For the rear suspension, the truck used leaf springs that are considerably longer than the Cherokee's, which give Comanches good load-carrying capacity without creating a hard ride. The standard rear axle was the same Dana 35 used in the Cherokee, except that the Comanche mounted the leaf springs underneath the axle, as do most other trucks, and the Cherokee mounted them on top of the axle. There was also a heavy duty Metric Ton package for the long-bed models. The package included heavier-duty leaf springs and wheels, larger tires, and upgraded the rear axle to a Dana 44, which increased the stock payload (cargo) capacity from 1,400 to 2,205 pounds (635 to 1,000 kg), well above that of any other mid-size truck. The Metric Ton Comanche's payload rating was higher than that of many full-size pickups.
The inaugural 1986 model year Comanches could be equipped with one of three engines. The AMC 150 2.5 L, 150 CID I4, The General Motors LR2 2.8 L V6, or the Renault 2.1 L I4 turbo diesel were all offered from the start.
The V6 engine, which was the same basic unit used in the first generation Chevrolet S-10, had 7 hp (5 kW; 7 PS) less than the base four-cylinder, only slightly more torque, and was equipped with a two-barrel carburetor instead of the four-cylinder's electronic TBI fuel injection.
Changes to the engine lineup happened in the truck's second year on the market. For 1987, the 2.8 L V6 was replaced by the new fuel-injected 4.0 L, 242 CID AMC Straight 6 engine that delivered 173 hp (129 kW; 175 PS), some 63 horsepower more than the previously outsourced V6. The new six-cylinder was also more fuel-efficient. The slow-selling turbodiesel was dropped during the model year.
Other changes under the hood occurred in 1991, when Chrysler adopted their own engine control electronics to replace the original Renix systems. One effect of this change was that the 4.0 L, 242 CID, I-6 engine gained 17 hp (to 190 hp (142 kW; 193 PS), having already gained 4 hp (3 kW; 4 PS) in 1988), while the 2.5 L, 150 CID, I4 engine jumped from 117 hp (87 kW; 119 PS) to 121 hp (90 kW; 123 PS).
During the production life of the Comanche, six different transmissions were offered, manufactured by Aisin, Chrysler, and Peugeot. Aisin provided the AX-4 (four-speed), AX-5 and AX-15 (five-speed overdrive) manual transmissions, along with the AW-4 four-speed automatic that was used beginning in 1987. This is the same Warner transmission used in early- to mid-1990s Toyota 4Runners with the 3.0 and some 22re 4wd. The AX-15 was phased in to replace the Peugeot BA-10/5 five-speed that had been used from 1987 until mid-1989 behind the 4.0 L I6 engine. The Comanche came equipped with a weight sensing rear brake proportioning valve.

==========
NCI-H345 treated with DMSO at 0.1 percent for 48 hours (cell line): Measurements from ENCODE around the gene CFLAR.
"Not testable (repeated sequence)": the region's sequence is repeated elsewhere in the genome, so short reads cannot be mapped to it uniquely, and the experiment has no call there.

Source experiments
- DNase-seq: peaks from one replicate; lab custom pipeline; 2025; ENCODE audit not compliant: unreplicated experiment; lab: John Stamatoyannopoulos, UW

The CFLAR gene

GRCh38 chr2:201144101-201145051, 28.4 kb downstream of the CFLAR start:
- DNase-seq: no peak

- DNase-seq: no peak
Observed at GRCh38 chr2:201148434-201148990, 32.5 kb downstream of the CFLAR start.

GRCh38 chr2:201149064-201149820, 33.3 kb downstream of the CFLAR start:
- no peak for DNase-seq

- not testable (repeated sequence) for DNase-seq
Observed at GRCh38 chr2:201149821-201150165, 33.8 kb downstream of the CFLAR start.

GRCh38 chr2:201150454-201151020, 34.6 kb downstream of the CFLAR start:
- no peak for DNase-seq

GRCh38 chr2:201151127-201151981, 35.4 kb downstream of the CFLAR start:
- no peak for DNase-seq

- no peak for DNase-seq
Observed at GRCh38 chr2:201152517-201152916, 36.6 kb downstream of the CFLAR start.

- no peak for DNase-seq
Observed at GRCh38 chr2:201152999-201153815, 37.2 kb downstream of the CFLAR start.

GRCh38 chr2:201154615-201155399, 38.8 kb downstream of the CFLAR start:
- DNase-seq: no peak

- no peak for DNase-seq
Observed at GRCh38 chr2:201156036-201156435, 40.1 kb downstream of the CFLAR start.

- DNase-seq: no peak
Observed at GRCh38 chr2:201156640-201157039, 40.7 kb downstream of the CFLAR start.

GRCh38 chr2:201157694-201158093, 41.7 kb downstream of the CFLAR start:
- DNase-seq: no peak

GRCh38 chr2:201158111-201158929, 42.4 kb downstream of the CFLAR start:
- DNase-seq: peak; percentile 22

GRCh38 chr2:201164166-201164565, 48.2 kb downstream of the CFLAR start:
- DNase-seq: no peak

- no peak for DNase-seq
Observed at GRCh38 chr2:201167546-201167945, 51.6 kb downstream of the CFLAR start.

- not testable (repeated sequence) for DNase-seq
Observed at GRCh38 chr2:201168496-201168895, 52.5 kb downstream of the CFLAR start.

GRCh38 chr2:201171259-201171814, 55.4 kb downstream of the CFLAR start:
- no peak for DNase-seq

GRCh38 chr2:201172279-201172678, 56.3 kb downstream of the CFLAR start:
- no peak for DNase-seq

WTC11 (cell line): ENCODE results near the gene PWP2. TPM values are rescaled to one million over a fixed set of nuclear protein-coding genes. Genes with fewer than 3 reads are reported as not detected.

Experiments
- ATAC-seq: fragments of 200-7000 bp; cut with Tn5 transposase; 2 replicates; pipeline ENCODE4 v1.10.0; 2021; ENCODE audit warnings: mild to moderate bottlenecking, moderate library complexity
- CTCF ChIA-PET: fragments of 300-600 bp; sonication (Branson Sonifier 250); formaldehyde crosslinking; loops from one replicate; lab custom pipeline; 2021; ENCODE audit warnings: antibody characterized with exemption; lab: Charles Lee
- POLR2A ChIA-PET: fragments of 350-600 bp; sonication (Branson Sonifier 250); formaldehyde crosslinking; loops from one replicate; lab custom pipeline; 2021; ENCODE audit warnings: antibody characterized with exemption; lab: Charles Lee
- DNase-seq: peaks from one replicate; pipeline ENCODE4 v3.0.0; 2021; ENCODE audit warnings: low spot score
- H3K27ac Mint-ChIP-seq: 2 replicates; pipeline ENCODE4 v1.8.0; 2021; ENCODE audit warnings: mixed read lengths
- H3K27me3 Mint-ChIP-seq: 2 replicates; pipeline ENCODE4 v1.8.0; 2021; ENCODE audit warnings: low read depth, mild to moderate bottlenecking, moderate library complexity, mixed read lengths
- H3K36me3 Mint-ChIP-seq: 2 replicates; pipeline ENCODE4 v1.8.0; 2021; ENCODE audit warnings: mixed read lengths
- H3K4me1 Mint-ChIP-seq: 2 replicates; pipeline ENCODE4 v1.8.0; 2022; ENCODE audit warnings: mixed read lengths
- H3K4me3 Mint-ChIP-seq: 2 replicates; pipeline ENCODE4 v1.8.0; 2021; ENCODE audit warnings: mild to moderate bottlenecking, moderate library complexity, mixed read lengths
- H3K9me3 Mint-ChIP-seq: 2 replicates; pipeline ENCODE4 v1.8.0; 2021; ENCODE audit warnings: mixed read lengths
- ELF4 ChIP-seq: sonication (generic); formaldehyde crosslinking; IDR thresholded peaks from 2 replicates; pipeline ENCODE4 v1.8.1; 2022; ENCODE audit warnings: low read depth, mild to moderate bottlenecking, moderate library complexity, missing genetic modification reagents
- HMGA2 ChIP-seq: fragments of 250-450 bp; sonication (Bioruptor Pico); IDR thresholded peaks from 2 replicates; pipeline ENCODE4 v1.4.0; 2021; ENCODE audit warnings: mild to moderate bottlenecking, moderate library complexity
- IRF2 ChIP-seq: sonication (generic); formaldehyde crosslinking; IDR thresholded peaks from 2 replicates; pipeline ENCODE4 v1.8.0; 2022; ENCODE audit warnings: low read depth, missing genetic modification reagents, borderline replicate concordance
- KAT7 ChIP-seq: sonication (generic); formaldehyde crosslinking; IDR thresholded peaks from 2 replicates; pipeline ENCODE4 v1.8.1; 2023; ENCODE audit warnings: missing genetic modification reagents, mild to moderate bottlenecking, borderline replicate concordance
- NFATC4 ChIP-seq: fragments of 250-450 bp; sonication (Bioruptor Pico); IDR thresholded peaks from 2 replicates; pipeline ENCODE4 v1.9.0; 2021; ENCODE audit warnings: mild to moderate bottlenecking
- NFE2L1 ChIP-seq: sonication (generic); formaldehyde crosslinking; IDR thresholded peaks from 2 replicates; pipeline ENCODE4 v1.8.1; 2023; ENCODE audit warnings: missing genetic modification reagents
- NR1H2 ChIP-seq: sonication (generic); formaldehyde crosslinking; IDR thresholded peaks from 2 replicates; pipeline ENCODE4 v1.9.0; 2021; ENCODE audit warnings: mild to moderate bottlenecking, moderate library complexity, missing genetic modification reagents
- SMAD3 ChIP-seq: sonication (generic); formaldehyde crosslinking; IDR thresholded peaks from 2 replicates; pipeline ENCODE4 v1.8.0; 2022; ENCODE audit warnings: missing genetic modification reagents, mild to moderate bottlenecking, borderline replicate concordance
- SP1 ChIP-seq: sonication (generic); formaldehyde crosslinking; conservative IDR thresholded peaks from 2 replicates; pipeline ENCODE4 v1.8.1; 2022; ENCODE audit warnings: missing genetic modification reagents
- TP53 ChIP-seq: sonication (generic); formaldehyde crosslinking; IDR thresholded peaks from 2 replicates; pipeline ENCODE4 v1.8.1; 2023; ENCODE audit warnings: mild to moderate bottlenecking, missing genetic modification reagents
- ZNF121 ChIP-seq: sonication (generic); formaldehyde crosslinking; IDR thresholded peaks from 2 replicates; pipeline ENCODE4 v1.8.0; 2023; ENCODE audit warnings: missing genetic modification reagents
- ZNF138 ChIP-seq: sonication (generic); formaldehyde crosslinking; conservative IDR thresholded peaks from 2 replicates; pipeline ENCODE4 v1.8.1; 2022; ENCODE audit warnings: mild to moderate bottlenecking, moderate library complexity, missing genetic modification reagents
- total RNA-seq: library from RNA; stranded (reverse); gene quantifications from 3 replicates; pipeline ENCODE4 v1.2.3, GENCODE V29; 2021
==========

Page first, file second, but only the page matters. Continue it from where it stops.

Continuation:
Although Chrysler purchased AMC in 1987, only one Chrysler transmission was ever used in the Comanche, and that was prior to the takeover. 1986 models equipped with the 2.5 L I4 or 2.8 L V6 were offered with Chrysler's three-speed TorqueFlite A904 automatic. Throughout the Comanche's production run, Chrysler would continue AMC's practice of purchasing Aisin automatic transmissions.
By model year availability:
- 1986 - Custom- The most basic Comanche trim that could be ordered.
- 1986 - X- One of the more "basic" trims of the Comanche.
- 1986 - XLS- A "step-up" version of the more "basic" Comanche trims.
- 1987-1992 - Base (SporTruck)- Became the most basic trim of the Comanche after 1986.
- 1988- Olympic Edition- Based on the Pioneer trim to commemorate the 1988 Summer Olympics and Team U.S.A. .
- 1987-1988 - Chief- Added more standard equipment to the base-level Comanche trims.
- 1987-1990 - Laredo- The top-of-the-line and most "up-level" trim on the Comanche.
- 1987-1992 - Pioneer- A "step-up" version of the base Comanche trim.
- 1988-1992 - Eliminator- The "sporty" Comanche trim.
The decision to phase out the Jeep Comanche "came from a combination of two factors— low sales and Chrysler's attempts to make the Jeep brand fit into the Chrysler hierarchy of Plymouth, Dodge, and Chrysler models" with Jeep housing SUVs and Dodge making trucks.
As sales dropped, the Comanche was planned for discontinuation. In 1990, the National Council of Jeep-Eagle dealers asked Chrysler to discontinue the Comanche, and allow them to sell a version of the Dodge Dakota pickup.
The company decided to cease production of the Comanche on June 12, 1992, after only a few thousand more trucks rolled off the Toledo, Ohio, assembly line. A total of 190,446 Comanches were made during its production run.